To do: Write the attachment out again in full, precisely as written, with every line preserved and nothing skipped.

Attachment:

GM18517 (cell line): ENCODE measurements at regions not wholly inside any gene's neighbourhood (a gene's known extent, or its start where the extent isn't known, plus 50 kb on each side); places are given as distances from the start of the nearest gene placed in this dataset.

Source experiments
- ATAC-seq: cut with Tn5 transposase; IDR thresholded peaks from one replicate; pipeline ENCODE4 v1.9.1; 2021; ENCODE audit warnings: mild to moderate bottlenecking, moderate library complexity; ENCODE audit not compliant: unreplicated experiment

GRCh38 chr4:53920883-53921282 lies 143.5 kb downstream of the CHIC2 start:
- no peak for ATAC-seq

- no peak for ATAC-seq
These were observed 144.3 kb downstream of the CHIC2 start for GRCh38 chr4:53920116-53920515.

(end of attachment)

GM18517 (cell line): ENCODE measurements at regions not wholly inside any gene's neighbourhood (a gene's known extent, or its start where the extent isn't known, plus 50 kb on each side); places are given as distances from the start of the nearest gene placed in this dataset.

Source experiments
- ATAC-seq: cut with Tn5 transposase; IDR thresholded peaks from one replicate; pipeline ENCODE4 v1.9.1; 2021; ENCODE audit warnings: mild to moderate bottlenecking, moderate library complexity; ENCODE audit not compliant: unreplicated experiment

GRCh38 chr4:53920883-53921282 lies 143.5 kb downstream of the CHIC2 start:
- no peak for ATAC-seq

- no peak for ATAC-seq
These were observed 144.3 kb downstream of the CHIC2 start for GRCh38 chr4:53920116-53920515.